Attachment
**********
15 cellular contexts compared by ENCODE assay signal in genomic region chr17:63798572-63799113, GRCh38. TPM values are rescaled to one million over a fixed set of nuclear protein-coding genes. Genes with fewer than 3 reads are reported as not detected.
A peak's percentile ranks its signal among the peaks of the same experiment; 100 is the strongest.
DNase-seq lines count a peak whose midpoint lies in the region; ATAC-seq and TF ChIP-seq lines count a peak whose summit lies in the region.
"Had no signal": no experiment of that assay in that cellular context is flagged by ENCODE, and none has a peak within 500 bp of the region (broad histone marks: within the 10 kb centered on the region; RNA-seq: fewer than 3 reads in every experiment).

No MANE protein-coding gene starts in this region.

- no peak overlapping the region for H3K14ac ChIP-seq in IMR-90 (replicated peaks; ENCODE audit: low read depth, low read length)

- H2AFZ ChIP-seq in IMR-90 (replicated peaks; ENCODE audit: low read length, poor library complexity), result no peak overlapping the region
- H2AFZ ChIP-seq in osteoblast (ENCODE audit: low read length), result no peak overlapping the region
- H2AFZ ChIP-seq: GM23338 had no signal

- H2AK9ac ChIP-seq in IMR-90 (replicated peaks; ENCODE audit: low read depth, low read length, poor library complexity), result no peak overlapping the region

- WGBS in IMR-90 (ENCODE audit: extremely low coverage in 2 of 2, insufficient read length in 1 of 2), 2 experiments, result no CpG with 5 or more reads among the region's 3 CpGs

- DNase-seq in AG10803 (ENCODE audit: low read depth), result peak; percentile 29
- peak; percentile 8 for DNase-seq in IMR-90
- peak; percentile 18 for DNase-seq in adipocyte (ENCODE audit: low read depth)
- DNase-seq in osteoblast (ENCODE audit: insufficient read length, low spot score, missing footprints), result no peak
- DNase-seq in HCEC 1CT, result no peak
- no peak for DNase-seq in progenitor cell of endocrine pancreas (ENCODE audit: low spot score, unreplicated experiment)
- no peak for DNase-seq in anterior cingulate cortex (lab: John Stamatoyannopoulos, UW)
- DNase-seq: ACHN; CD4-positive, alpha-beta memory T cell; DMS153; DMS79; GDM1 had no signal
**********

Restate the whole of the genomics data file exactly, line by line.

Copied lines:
15 cellular contexts compared by ENCODE assay signal in genomic region chr17:63798572-63799113, GRCh38. TPM values are rescaled to one million over a fixed set of nuclear protein-coding genes. Genes with fewer than 3 reads are reported as not detected.
A peak's percentile ranks its signal among the peaks of the same experiment; 100 is the strongest.
DNase-seq lines count a peak whose midpoint lies in the region; ATAC-seq and TF ChIP-seq lines count a peak whose summit lies in the region.
"Had no signal": no experiment of that assay in that cellular context is flagged by ENCODE, and none has a peak within 500 bp of the region (broad histone marks: within the 10 kb centered on the region; RNA-seq: fewer than 3 reads in every experiment).

No MANE protein-coding gene starts in this region.

- no peak overlapping the region for H3K14ac ChIP-seq in IMR-90 (replicated peaks; ENCODE audit: low read depth, low read length)

- H2AFZ ChIP-seq in IMR-90 (replicated peaks; ENCODE audit: low read length, poor library complexity), result no peak overlapping the region
- H2AFZ ChIP-seq in osteoblast (ENCODE audit: low read length), result no peak overlapping the region
- H2AFZ ChIP-seq: GM23338 had no signal

- H2AK9ac ChIP-seq in IMR-90 (replicated peaks; ENCODE audit: low read depth, low read length, poor library complexity), result no peak overlapping the region

- WGBS in IMR-90 (ENCODE audit: extremely low coverage in 2 of 2, insufficient read length in 1 of 2), 2 experiments, result no CpG with 5 or more reads among the region's 3 CpGs

- DNase-seq in AG10803 (ENCODE audit: low read depth), result peak; percentile 29
- peak; percentile 8 for DNase-seq in IMR-90
- peak; percentile 18 for DNase-seq in adipocyte (ENCODE audit: low read depth)
- DNase-seq in osteoblast (ENCODE audit: insufficient read length, low spot score, missing footprints), result no peak
- DNase-seq in HCEC 1CT, result no peak
- no peak for DNase-seq in progenitor cell of endocrine pancreas (ENCODE audit: low spot score, unreplicated experiment)
- no peak for DNase-seq in anterior cingulate cortex (lab: John Stamatoyannopoulos, UW)
- DNase-seq: ACHN; CD4-positive, alpha-beta memory T cell; DMS153; DMS79; GDM1 had no signal